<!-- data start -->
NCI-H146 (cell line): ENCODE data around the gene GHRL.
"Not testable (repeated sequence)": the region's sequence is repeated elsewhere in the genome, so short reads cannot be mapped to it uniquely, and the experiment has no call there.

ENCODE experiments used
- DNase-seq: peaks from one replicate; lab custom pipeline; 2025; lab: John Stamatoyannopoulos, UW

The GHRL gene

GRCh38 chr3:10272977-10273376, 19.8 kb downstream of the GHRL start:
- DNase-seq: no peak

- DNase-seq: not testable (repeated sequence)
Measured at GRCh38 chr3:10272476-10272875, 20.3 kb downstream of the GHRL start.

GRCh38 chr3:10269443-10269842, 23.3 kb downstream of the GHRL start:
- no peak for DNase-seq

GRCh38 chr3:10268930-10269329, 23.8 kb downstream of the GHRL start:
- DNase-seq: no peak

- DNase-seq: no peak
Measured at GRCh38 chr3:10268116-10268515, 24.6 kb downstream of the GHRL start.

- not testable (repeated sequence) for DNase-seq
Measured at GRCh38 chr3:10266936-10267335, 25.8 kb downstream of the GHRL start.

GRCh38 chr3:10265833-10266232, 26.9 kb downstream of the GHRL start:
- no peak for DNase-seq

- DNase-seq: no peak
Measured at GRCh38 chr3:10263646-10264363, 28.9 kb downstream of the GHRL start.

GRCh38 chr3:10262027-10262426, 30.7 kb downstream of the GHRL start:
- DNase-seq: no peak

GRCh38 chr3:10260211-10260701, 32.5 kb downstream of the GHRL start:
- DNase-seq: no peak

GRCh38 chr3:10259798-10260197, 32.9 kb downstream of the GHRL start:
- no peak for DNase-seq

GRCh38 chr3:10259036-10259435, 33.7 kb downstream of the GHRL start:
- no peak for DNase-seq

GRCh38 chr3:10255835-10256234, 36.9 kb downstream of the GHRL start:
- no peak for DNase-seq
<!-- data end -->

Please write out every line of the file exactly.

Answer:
NCI-H146 (cell line): ENCODE data around the gene GHRL.
"Not testable (repeated sequence)": the region's sequence is repeated elsewhere in the genome, so short reads cannot be mapped to it uniquely, and the experiment has no call there.

ENCODE experiments used
- DNase-seq: peaks from one replicate; lab custom pipeline; 2025; lab: John Stamatoyannopoulos, UW

The GHRL gene

GRCh38 chr3:10272977-10273376, 19.8 kb downstream of the GHRL start:
- DNase-seq: no peak

- DNase-seq: not testable (repeated sequence)
Measured at GRCh38 chr3:10272476-10272875, 20.3 kb downstream of the GHRL start.

GRCh38 chr3:10269443-10269842, 23.3 kb downstream of the GHRL start:
- no peak for DNase-seq

GRCh38 chr3:10268930-10269329, 23.8 kb downstream of the GHRL start:
- DNase-seq: no peak

- DNase-seq: no peak
Measured at GRCh38 chr3:10268116-10268515, 24.6 kb downstream of the GHRL start.

- not testable (repeated sequence) for DNase-seq
Measured at GRCh38 chr3:10266936-10267335, 25.8 kb downstream of the GHRL start.

GRCh38 chr3:10265833-10266232, 26.9 kb downstream of the GHRL start:
- no peak for DNase-seq

- DNase-seq: no peak
Measured at GRCh38 chr3:10263646-10264363, 28.9 kb downstream of the GHRL start.

GRCh38 chr3:10262027-10262426, 30.7 kb downstream of the GHRL start:
- DNase-seq: no peak

GRCh38 chr3:10260211-10260701, 32.5 kb downstream of the GHRL start:
- DNase-seq: no peak

GRCh38 chr3:10259798-10260197, 32.9 kb downstream of the GHRL start:
- no peak for DNase-seq

GRCh38 chr3:10259036-10259435, 33.7 kb downstream of the GHRL start:
- no peak for DNase-seq

GRCh38 chr3:10255835-10256234, 36.9 kb downstream of the GHRL start:
- no peak for DNase-seq